Coronavirus lockdown measures have pushed the country into its biggest economic decline since records began. ONS figures show that GDP fell by 20.4% in the second quarter. In comparison, the US experienced only a 10.6% fall over the same period, while during the worst period of the 2008 recession, GDP fell by less than 3%.
Monthly figures show that the easing of lockdown measures had caused the economy to recover somewhat in June, with a surprise 8.7% spurt in growth. Nevertheless, the government is predicting a far longer road to recovery, with Boris Johnson warning, ‘Some parts of the economy are undoubtedly showing great resilience but clearly there are going to be bumpy months ahead and a long, long way to go.’
Attempts to put a date on recovery vary. The Bank of England predicts that it will take until late 2021 for the economy to reach a pre-pandemic level of health. Other observers forecast an even longer slump.
In a July report aimed at assessing the impact of the recession on the logistics industry, the recruitment agency Driver Require predicted that the recession ‘will take the form of a quick decline, swiftly followed by a rapid partial recovery […] and then a prolonged “U-shaped” recession,’ which could take as long as 5 years to clear. Thus far, the prediction appears to be borne out by statistics.
In contrast to gloomy GDP figures, unemployment figures show little change, with the unemployment rate estimated at a stable 3.9% and the percentage of the UK population aged 16-64 in work until recently at the crest of a 20 year high. These appearances, however, are deceptive, with furlough artificially propping up the figures.
With furlough ending after October, unemployment may rise precipitously, with chancellor Rishi Sunak stating the government should not pretend that ‘absolutely everybody can and will be able to go back to the job they had.’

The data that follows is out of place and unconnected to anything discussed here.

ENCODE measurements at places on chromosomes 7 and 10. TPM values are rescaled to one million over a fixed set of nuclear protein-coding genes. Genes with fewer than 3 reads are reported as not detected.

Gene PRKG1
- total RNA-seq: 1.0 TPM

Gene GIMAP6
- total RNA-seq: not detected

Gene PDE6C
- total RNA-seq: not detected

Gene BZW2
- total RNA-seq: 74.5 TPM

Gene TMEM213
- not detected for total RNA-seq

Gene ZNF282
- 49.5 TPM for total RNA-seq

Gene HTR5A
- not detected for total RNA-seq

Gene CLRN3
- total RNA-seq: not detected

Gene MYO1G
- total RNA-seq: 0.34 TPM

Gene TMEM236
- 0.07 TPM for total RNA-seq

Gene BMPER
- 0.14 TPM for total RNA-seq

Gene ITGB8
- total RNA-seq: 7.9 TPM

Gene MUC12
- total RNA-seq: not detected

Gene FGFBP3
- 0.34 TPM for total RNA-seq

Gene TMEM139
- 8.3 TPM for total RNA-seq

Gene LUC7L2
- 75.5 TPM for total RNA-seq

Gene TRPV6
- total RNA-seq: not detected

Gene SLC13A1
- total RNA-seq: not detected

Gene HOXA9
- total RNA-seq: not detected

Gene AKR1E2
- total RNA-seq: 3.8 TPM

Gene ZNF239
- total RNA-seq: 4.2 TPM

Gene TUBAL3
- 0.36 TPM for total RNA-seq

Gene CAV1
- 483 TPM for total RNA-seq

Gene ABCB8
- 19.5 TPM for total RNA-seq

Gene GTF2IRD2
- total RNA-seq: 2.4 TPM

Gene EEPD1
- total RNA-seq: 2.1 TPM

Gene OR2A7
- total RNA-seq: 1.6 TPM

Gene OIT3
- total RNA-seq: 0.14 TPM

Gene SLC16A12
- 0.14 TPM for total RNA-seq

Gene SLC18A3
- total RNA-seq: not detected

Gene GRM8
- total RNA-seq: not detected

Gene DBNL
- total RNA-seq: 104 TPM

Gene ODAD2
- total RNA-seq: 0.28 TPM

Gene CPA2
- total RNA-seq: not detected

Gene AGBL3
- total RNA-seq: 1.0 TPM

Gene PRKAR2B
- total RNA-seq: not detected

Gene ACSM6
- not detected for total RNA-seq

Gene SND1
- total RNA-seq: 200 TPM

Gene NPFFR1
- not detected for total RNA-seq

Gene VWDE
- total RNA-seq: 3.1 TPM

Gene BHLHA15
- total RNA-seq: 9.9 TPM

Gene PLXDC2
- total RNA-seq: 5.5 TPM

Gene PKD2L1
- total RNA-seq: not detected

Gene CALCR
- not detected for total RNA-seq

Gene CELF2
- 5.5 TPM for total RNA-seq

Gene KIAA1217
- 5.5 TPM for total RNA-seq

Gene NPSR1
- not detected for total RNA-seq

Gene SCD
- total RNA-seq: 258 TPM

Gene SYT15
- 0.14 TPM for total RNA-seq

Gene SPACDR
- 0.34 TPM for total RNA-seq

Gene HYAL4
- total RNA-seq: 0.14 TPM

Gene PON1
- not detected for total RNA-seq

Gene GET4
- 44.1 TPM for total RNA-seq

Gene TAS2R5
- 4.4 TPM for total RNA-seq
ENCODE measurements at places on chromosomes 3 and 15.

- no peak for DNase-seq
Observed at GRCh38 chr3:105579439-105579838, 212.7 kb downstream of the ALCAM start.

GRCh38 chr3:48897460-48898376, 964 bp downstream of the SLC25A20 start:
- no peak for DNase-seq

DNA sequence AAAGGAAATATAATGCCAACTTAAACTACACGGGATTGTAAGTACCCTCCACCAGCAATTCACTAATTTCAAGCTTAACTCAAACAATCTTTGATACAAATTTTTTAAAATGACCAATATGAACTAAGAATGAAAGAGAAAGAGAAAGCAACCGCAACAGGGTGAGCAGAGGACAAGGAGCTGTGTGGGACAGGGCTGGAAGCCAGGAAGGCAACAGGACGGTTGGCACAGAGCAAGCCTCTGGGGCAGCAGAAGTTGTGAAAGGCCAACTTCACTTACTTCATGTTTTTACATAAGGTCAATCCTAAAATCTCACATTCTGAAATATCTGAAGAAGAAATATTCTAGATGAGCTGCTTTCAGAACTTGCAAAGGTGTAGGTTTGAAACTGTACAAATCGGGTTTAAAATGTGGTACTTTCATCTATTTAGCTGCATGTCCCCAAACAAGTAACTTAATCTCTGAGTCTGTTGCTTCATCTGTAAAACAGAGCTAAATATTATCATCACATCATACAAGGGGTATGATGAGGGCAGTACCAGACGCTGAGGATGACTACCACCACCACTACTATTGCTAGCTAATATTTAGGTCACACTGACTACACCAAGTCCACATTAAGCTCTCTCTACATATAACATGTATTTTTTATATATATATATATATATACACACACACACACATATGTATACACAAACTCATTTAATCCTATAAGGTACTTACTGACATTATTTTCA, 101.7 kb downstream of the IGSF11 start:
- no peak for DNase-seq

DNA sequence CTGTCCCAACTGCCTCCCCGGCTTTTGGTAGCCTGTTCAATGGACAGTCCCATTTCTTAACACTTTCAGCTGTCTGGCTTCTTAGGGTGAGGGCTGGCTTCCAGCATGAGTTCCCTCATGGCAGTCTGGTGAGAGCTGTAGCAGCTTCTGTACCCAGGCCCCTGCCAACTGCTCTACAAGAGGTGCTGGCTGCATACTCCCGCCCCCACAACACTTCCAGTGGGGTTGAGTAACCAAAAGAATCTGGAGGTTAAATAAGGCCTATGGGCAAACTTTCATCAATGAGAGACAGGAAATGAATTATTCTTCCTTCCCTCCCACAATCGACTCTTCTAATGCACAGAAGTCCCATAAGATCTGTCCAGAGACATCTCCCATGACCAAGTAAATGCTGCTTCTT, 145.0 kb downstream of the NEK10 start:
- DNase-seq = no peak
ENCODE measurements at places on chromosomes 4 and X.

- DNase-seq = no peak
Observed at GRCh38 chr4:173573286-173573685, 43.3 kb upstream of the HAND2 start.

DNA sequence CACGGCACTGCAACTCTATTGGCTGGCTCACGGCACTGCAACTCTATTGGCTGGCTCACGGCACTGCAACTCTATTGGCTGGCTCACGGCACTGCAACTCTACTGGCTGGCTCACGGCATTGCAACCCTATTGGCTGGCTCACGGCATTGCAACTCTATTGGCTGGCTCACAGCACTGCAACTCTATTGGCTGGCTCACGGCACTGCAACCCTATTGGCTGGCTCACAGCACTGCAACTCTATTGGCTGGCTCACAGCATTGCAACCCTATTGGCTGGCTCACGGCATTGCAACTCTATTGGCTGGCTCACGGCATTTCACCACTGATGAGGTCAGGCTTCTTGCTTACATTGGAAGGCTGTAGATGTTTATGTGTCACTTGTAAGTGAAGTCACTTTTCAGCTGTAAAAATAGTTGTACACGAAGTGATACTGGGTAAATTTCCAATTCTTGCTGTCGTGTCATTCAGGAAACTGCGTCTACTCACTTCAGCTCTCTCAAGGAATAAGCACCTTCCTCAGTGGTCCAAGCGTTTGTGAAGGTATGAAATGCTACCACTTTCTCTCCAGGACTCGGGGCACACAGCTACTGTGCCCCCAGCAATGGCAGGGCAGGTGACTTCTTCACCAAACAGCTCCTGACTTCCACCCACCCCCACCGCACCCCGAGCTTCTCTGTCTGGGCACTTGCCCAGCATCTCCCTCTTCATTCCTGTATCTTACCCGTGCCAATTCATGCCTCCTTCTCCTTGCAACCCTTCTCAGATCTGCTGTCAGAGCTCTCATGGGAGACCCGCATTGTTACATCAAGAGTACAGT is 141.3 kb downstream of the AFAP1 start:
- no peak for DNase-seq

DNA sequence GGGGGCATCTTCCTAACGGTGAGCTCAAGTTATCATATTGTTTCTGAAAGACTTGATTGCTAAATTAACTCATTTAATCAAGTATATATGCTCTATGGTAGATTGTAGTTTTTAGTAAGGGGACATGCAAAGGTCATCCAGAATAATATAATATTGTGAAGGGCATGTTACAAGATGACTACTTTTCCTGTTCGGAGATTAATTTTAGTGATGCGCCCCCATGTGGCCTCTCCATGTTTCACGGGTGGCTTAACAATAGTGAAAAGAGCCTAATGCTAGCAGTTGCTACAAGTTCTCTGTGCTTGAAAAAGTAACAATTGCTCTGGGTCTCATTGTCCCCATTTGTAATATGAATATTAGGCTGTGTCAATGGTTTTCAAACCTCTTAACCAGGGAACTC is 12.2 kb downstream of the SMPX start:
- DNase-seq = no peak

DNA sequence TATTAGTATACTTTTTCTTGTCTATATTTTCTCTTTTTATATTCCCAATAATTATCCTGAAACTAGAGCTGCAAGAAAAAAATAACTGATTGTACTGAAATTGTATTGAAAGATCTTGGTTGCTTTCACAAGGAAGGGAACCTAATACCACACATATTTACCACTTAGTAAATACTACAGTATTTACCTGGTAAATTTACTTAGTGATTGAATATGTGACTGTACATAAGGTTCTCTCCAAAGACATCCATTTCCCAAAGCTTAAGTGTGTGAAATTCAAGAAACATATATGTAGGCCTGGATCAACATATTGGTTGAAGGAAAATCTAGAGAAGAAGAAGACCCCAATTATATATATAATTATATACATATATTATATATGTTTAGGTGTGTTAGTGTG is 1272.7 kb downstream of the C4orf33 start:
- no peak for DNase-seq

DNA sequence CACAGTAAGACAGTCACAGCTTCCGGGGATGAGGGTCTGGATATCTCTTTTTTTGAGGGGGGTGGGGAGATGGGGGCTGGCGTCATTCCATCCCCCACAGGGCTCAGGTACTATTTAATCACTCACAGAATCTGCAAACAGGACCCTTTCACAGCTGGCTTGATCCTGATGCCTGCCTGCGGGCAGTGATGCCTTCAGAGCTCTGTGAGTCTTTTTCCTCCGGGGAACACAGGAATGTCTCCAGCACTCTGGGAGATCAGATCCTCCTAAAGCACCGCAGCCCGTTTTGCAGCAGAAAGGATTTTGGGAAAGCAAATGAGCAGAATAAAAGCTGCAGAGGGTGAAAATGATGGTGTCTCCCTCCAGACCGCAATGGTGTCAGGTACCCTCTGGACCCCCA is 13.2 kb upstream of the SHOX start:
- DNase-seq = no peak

The news may be particularly bad for LGV drivers. Reviewing the effects of the 2008 Great Recession, Driver Require noted that LGV driver employment numbers ‘dropped by almost twice as much as general employment and took 1.5 times longer to recover’, adding, ‘we are likely to see a 10% drop in demand for LGV drivers through 2021, gradually improving over the following three years.’
Much like the UK economy, some sectors of the logistics industry are showing ‘great resilience’, fuelled by the increased demand from online shopping. Others, however, are suffering—particularly logistics businesses with strong ties to the ailing service sector; ‘up to half of the nation’s remaining truck fleet has stood idle during the peak of the crisis’, according to Driver Require.
With pubs and restaurants at risk of renewed closures, the storm looks set to continue. Nevertheless, Driver Require strike a note of cautious optimism in concluding their analysis. ‘We expect a levelling of the playing field over the next couple of years, which will provide the survivors, i.e. those with more robust, value-adding business models with greater agility and better cash management, with exciting openings for growth and profit generation.’